Internal combustion engines will have an important role on a road to decarbonization and a sustainable powertrain system in the maritime sector. Electrification of the maritime sector is currently difficult due to its excessive energy density demand. Therefore, internal combustion engines will remain a primary power source for ships in the near future. A novel combustion concept, reactivity-controlled compression ignition (RCCI), can be seen as one of the promising combustion technologies that enables simultaneous ultra-low NOx and soot emissions, as well as high thermal efficiency. Although the concept has been developed for a long time, its feasibility for large-bore engine applications has not been publicly demonstrated.
The goal of this thesis was to design and implement a new data acquisition system for the large-bore RCCI test bench in University of Vaasa’s VEBIC engine laboratory, as part of the Clean Propulsion Technologies (CPT) project’s work package 3, novel combustion and advanced aftertreatment. The test bench was instrumented with new sensors, analyzers and data acquisition hardware. Devices required to build the system were acquired and device installations, as well as electrical connections were established and supervised. Additionally, data storing workflow, suitable for the new system, was developed. In order to validate the system performance, a partial system test was carried out due to the inability to start up the engine during the thesis.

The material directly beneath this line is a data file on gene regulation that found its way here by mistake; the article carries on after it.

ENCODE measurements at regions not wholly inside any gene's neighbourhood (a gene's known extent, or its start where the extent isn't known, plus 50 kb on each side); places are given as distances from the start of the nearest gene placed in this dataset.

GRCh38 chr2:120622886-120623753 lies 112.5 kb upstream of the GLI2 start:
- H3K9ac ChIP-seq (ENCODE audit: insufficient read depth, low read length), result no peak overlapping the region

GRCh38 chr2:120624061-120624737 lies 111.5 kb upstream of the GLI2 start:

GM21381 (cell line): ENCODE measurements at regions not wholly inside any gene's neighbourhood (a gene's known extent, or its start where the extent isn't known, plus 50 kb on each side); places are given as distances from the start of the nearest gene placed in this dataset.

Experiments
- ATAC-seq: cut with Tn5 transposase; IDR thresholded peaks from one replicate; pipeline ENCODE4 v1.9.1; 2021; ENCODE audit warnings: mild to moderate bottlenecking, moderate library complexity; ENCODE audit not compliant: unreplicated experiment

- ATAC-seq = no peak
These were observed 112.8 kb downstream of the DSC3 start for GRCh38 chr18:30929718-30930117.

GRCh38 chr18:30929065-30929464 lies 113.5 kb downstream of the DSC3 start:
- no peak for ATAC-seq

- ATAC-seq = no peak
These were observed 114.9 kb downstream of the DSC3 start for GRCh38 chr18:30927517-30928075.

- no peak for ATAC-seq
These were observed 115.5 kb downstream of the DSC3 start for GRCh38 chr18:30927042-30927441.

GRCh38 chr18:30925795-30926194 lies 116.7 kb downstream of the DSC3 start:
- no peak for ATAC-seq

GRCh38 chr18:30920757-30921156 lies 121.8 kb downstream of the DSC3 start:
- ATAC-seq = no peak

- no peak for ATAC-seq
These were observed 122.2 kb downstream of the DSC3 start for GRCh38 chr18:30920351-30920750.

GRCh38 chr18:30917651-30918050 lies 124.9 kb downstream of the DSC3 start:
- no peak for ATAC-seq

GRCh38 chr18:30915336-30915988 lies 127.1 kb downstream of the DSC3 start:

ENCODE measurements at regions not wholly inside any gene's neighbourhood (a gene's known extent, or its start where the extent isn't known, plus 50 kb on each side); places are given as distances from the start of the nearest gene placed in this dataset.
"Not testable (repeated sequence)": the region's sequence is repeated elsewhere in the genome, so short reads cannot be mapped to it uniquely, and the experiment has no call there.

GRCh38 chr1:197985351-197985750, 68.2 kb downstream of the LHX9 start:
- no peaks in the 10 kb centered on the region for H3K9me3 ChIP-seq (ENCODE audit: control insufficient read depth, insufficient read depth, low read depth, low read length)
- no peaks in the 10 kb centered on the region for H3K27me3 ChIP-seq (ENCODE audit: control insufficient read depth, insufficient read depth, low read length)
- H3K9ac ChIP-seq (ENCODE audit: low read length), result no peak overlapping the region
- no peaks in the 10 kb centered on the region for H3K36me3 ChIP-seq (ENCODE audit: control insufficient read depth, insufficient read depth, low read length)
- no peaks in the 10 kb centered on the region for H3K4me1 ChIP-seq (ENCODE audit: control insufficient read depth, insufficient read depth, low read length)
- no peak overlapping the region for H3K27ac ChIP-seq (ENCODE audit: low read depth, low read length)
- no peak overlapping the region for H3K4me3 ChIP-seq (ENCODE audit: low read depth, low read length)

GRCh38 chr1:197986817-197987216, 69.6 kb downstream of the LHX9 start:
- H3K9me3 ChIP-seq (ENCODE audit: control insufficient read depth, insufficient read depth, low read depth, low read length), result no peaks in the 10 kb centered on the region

The results from the partial system test proved that the new data acquisition system is able to measure high sampling frequency signals and record them in reference to crank angle. The system that was designed and implemented in the thesis provided several improvements when compared to the previous system. The number of available high sample frequency channels increased from 8 to 16 and the system provides more flexible real-time post-processing capabilities. The upgraded system also provides a significant improvement in integration, as the high-speed and low-speed measurements can be recorded into a single file. In addition to immediate system improvements, the new system is able to expand according to future requirements of the test bench.